**Purpose**:
Optical coherence tomography (OCT) has recently emerged as a source for powerful biomarkers in neurodegenerative diseases such as multiple sclerosis (MS) and neuromyelitis optica (NMO). The application of machine learning techniques to the analysis of OCT data has enabled automatic extraction of information with potential to aid the timely diagnosis of neurodegenerative diseases. These algorithms require large amounts of labeled data, but few such OCT data sets are available now.

**Methods**:
To address this challenge, here we propose a synthetic data generation method yielding a tailored augmentation of three-dimensional (3D) OCT data and preserving differences between control and disease data. A 3D active shape model is used to produce synthetic retinal layer boundaries, simulating data from healthy controls (HCs) as well as from patients with MS or NMO.

**Results**:
To evaluate the generated data, retinal thickness maps are extracted and evaluated under a broad range of quality metrics. The results show that the proposed model can generate realistic-appearing synthetic maps. Quantitatively, the image histograms of the synthetic thickness maps agree with the real thickness maps, and the cross-correlations between synthetic and real maps are also high. Finally, we use the generated data as an augmentation technique to train stronger diagnostic models than those using only the real data.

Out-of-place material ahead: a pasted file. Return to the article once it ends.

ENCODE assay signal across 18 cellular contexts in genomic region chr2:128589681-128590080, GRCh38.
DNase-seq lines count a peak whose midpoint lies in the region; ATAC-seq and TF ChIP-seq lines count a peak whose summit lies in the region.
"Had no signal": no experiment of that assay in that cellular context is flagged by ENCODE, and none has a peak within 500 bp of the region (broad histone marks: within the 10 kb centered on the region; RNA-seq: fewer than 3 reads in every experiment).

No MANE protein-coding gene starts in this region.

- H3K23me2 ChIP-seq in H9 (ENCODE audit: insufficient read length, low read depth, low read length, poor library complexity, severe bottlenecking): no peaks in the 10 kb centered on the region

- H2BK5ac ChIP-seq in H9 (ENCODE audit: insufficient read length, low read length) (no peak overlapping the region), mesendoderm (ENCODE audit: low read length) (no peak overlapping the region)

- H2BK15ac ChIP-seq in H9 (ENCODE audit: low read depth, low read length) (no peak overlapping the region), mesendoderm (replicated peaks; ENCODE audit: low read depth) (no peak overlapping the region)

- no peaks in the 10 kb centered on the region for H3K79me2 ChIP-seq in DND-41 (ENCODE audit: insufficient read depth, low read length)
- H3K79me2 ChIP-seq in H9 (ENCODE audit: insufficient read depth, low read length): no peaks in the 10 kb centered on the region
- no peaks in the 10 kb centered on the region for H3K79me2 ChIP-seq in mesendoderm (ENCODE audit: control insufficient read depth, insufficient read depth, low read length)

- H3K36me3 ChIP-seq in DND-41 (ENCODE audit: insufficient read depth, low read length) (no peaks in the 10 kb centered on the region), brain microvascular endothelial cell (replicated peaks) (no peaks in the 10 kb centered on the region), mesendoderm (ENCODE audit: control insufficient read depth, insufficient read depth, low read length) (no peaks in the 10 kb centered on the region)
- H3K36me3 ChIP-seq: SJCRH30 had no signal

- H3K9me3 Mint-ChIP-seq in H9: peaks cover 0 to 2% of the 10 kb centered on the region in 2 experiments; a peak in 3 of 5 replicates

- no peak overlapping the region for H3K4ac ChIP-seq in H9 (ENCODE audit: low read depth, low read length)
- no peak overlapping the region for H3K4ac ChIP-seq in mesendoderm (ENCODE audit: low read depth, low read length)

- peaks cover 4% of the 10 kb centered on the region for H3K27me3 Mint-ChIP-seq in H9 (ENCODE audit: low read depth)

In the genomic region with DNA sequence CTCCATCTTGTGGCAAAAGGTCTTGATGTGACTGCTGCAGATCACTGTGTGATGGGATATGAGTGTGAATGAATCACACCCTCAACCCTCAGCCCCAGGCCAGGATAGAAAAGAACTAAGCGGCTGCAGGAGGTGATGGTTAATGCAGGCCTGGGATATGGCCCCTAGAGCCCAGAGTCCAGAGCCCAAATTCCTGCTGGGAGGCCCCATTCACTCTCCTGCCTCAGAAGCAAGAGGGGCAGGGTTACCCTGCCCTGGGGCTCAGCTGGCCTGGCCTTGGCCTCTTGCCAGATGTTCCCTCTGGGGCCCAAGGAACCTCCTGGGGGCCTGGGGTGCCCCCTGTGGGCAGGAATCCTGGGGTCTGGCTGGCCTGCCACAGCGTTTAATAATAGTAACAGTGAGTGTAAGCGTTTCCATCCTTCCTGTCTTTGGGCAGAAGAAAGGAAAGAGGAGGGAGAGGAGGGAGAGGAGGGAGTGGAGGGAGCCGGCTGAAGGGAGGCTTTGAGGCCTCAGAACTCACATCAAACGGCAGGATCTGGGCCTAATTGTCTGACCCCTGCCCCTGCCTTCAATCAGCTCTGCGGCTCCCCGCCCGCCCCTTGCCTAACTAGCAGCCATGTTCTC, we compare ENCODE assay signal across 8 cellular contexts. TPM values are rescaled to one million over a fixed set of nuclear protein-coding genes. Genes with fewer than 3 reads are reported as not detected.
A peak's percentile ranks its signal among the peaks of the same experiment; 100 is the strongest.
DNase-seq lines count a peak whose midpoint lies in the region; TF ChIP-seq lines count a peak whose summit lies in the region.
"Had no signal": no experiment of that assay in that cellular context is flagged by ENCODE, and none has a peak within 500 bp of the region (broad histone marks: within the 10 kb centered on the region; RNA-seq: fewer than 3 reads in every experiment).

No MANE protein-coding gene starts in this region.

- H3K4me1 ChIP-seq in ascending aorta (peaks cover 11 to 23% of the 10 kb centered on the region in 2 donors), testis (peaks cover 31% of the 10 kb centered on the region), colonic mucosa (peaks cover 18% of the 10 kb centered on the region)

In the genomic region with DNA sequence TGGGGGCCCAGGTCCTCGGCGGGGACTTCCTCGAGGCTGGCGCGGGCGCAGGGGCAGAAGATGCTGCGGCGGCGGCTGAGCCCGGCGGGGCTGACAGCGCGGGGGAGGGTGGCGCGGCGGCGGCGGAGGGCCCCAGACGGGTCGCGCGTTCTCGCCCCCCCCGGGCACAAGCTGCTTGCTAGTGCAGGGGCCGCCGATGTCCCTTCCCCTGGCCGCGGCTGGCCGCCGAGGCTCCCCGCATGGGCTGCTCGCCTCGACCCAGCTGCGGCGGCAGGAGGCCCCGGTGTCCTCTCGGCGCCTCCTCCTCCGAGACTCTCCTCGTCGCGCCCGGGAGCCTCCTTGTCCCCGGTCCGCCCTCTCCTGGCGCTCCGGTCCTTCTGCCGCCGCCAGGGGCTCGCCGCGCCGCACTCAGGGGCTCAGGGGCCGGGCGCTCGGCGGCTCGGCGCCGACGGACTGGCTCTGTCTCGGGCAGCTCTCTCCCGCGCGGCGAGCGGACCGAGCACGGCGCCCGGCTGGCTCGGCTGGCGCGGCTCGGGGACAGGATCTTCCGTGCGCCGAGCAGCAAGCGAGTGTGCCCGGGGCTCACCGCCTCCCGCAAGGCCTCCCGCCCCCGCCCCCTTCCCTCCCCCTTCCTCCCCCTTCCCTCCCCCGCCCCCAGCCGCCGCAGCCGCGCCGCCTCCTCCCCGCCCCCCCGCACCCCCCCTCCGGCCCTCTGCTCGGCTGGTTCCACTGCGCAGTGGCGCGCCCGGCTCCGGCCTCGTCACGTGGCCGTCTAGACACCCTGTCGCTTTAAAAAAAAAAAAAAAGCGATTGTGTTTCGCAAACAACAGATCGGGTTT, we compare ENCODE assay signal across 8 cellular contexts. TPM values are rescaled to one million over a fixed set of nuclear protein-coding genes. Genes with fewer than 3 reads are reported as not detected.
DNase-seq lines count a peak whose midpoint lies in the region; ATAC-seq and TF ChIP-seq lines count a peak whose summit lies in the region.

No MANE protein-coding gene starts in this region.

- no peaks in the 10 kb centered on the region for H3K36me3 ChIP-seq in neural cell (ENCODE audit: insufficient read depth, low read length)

**Conclusions**:
This approach provides valuable data augmentation, which can help overcome key bottlenecks of limited data.

**Translational Relevance**:
By addressing the challenge posed by limited data, the proposed method helps apply machine learning methods to diagnose neurodegenerative diseases from retinal imaging.

^{1}

^{,}

^{2}Neuromyelitis optica (NMO) is another neurodegenerative disease that affects the eye and spinal cord and occurs when the immune system attacks healthy cells in the central nervous system.

^{3}

^{,}

^{4}This technique makes it possible to reconstruct cross-sectional structural images with an axial resolution of approximately 4 µm.

^{5}

^{6}

^{,}

^{7}Recently, diagnostic procedures have been increasingly complemented by retinal imaging with OCT, first described in MS by Parisi et al.

^{8}Further studies have shown that two features derived from OCT scans in MS and NMO—namely, the peripapillary retinal nerve fiber layer thickness as a measure of axonal health and the macular volume and ganglion cell and inner plexiform layer (GCILP) thickness as a measure of neuronal health—are linked to MRI-based measures of myelin health in the posterior visual pathway.